Eruption 150 years ago, 1868.

THE ERUPTION!

Up to Wednesday, 29th ult., there has been no further accounts of volcanic action on Hawaii. The earthquakes have ceased in violence and frequency, although the whole islands is still moved by slight vibrations. There was a smart shock felt in Kohala on Thursday, also the same day, a slight vibration here in Honolulu.

There are reports that the lava has again broken out in Kapapala, but we do not credit it.

We are happy to give our readers a clear and intelligent account of the late volcanic action on Hawaii, from the pen of the Hon. William Hillebrand, M. D., who has just returned from a close examination of the disturbed districts.

The account of the lava fissure at Kahuku, is entirely new to the public. H. I. M.’s Commissioner and Consul, M. Beranger, who made the tour with Dr. Hillebrand, has made a number of sketches of the most interesting volcanic appearances. Continue reading

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Nene being cared for by Herbert Shipman, etc. 1941.

[Found under: “Hunahuna Meahou o Hamakua Ame Kohala” by Mrs. Reinhardt.]

Last week, two men living and working at the Kilauea National Park came to Honokaa School, their names being Gunther Olsen and friend. The school was filled with its 496 students from 1st grade to 6th, to see pictures of the mountains of this island. Olsen described the different birds while his companion showed pictures of the birds on a white cloth. Truly beautiful were the pictures of the mamo, O-o, Elepaio, Iiwi, Apapane, and so forth. The names of the birds of ours were clearly pronounced in Hawaii by that man.

According what was said by this man, in Keaau is being cared for at the home of Herbert Shipman, NENE birds, which are believed to be going extinct, but they are increasing. Our birds were much more beautiful in the olden days before other birds were imported from all over, the birds that are a problem for the crops growing in our gardens. They eat flowers of the peppers [nioi], and that is why the nioi doesn’t fruit as they did in years past.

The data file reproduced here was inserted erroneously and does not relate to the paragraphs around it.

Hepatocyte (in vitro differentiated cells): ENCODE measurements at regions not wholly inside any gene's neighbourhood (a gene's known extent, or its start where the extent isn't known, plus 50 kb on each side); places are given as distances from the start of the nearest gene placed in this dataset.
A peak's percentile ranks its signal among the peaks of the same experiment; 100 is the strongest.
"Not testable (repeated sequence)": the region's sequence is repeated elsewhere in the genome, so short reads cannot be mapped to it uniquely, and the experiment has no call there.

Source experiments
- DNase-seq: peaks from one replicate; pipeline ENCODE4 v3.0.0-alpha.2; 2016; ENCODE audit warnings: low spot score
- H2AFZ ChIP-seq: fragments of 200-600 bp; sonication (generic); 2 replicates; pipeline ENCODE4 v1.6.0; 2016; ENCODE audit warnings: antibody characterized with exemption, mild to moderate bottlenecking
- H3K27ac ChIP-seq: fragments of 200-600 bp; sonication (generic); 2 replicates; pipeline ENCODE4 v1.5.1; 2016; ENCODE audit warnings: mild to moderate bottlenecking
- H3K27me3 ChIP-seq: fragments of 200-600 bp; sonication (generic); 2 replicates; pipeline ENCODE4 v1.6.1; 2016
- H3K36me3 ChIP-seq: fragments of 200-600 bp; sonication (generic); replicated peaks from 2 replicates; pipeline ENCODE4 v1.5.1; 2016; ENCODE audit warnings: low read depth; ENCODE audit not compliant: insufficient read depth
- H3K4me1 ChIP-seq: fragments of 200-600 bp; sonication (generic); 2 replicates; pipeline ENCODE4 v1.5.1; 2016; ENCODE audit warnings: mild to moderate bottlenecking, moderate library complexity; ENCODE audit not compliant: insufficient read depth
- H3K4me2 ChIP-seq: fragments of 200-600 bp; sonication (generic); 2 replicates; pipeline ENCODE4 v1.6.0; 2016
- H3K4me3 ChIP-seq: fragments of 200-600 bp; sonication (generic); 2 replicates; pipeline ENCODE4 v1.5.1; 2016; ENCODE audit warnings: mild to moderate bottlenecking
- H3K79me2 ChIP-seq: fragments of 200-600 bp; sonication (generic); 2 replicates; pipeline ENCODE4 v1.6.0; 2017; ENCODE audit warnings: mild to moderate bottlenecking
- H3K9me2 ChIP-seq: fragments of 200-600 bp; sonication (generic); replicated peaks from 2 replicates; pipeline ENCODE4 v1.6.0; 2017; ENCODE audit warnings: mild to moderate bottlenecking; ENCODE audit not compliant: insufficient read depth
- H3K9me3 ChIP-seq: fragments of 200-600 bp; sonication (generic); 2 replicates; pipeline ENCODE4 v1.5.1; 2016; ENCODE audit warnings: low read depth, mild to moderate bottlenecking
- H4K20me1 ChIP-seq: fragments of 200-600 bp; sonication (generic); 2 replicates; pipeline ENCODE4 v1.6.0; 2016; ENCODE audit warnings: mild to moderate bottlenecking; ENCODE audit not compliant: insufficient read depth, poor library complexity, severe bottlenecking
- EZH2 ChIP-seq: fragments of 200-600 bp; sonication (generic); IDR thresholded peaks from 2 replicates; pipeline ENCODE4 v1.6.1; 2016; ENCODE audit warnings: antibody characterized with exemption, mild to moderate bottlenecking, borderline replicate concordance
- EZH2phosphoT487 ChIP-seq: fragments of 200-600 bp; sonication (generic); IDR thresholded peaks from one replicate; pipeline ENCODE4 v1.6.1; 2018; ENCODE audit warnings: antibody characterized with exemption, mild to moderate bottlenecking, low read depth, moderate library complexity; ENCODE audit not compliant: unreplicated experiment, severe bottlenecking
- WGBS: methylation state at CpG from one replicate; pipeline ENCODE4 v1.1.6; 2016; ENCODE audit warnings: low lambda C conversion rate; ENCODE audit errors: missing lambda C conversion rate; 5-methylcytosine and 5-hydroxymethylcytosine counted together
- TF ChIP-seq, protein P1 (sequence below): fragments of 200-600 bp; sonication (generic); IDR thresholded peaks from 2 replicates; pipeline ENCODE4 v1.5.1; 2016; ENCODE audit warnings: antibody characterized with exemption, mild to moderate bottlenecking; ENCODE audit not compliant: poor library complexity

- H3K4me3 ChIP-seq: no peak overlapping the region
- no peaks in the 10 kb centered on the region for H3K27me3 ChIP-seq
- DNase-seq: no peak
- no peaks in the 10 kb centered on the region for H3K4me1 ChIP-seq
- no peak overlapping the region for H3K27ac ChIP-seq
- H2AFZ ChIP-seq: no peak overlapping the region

After the pictures of the birds were shown, pictures were shown of the burning fires of Pele atop Mokuaweoweo last year. These men climbed up Mokuaweoweo on horseback and when they reached a certain point, the horses were left and they went on foot until the crater. Where they were was scorching. While the fires were boiling, snow was seen on both sides covering the ground. Continue reading

Pele makes appearance atop Mokuaweoweo, 1914.

FIRES BURN ABOVE MOKUAWEOWEO

On the evening of Wednesday the burning of lava above the crater of Mokuaweoweo was clearly known. At the arrival of the steamship Mauna Kea in the port of Awapaakai on Maui, on the Wednesday eve, the glow of fire atop Mauna Loa was witnessed by her passengers, and the fires above the Mountain was soon learned. These past days, word of the very intense fires above Mauna Loa has arrived, yet it did not pour over the side of the Mountain. However it was clear to the folks of Kawaihae and North and South Kona the power of the spouting of the fires above, and in the estimation of some people, the strength of the lava shooting above the crater was perhaps several hundred feet. The skies on the Kona side was illuminated, and it is being watched for where the lava will erupt from the mountain as is usual when eruptions occur atop Mokuaweoweo. Some people think that the strongest eruption will occur on the Kona side of the crater, and some predict that the flow will indeed happen on the Kona side. But the return of the person watching for the lava flow of Kilauea is awaited for being that he is now atop Mauna Loa.

(Hoku o Hawaii, 12/3/1914, p. 2)

 

OWELA KE AHI ILUNA O MOKUAWEOWEO

Ka Hoku o Hawaii, Buke 9, Helu 26, Aoao 2. Decemaba 3, 1914.

Lava destroys the village of Hoopuloa, Kona. 1926.

The Harbor of Hoopuloa is Destroyed by Lava.

On this past Sunday [4/18/1926], the fire of woman of Mokuaweoweo appeared and reached the sea and it swept aside the things blocking its path. When it got close to the upland of Hoopuloa, the flow of lava separated into two, and one of the flows went straight for the village of Hoopuloa and the harbor, and the second flow went towards the village of Milolii. The fiery lava engulfed the harbor and village of Hoopuloa, and now they are but a heap of pahoehoe lava.

According to eyewitnesses of this engulfing lava, it was frightening seeing the lava coming down, and others say that it was truly awesome watching the flowing lava and its sweeping aside of all obstructions in its path.

The last word heard before the the Hoku went to the press was that this Wondrous Woman of Halemaumau returned to her Palace at Kilauea, and she is bringing to life her fires at the famed crater of Halemaumau.

Perhaps her rage has been quenched as the skin of that woman has touched the sea, but the memory of the tragedy which befell the people of that section of Kona is heartbreaking.

[And check out this awesome picture of the tragic event taken by Tai Sing Loo, put up by the Hawaiian Historical Society!]

(Hoku o Hawaii, 4/20/1926, p. 2)

Pau ka Uwapo o Hoopuloa i ke Ahi Pele

Ka Hoku o Hawaii, Buke XIX, Helu 48, Aoao 2. Aperila 20, 1926.